Normally, colleagues come in all shapes and sizes. Most of the times I really enjoyed the people I have had to work with over the years and collaborators can be a very important part of your life. Some of my longest friendships first started out in the office.
But, it would be naive to claim that we like all the people that we surround ourselves with at work. Frankly, some people are just downright awful and make your office a nightmare that you have to go back to every Monday.
However, there is also another, more dangerous, class of colleague. While the risk of your partner turning into a coworker that you actively hate or dislike is small, the risk of them turning into someone that you ‘can tolerate’ is very real. This is unacceptable. Remember you’re trying to build your dream life here!
This is just one of those hard-to-swallow pills of entrepreneurship.
Working as a couple has many benefits but it’s not void of risks, either. The way you think of your spouse as a co-worker can ultimately become the way you think of them in your marriage. Tread carefully.
3. communication is everything when working with your spouse
With every new hire comes a host of unforeseen changes to your workday, especially when it’s your partner. Small things that you would normally overlook suddenly become important and it goes without saying that communication is everything.
It’s not all about the heavy stuff though. Talking about the dream life that you are trying to build together can be fun. What will life be like a year from now when you are running your business together? Do you see yourselves living in the same home? In a van? On a sailboat? Even better, where will you be a year from now? Will you have moved to another country? What are you looking forward to the most?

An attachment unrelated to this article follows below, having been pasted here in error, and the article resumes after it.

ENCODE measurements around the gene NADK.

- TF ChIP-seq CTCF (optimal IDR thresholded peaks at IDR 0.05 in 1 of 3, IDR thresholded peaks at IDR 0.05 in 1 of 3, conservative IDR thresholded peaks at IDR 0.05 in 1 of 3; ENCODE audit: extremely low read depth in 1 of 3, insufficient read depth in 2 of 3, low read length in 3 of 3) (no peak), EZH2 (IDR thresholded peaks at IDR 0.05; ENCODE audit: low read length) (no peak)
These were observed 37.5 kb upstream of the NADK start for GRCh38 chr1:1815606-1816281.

Something my parenter and I love to do is to celebrate every accomplishment and every tiny bit of success. We often talk about what we enjoyed during a workday or what we love about working together.
Explicitly define the things that are going well and celebrate every little bit of it.
Naturally, annoyances need to be discussed as well and they can be surprising in nature. For example, it can be annoying that your partner is processing everything out loud, or worse, wants to make you a part of their work by discussing every word they write down (yup, this is me).
Something as small as chatting while working can quickly become a major annoyance to one party and needs to be nipped in the bud.
And those annoynces won’t stay at your keyboards, remember? Any problem that you have while working together with your partner will not disappear as soon as you stop working. Do you really believe that your partner can be this annoying person during work hours and then miraculously change back into the person you love as soon as you clock out? Any annoyance, no matter how small, needs to be addressed immediately.
4. define your roles and accept each other as equals
This all comes down to accepting the joiner as an equal partner as soon as possible, whis is not as easy as it sounds though…
Firstly, you might have completely different styles of working. One of you might like to start early in the morning whereas the other prefers to start at noon, and both are OK.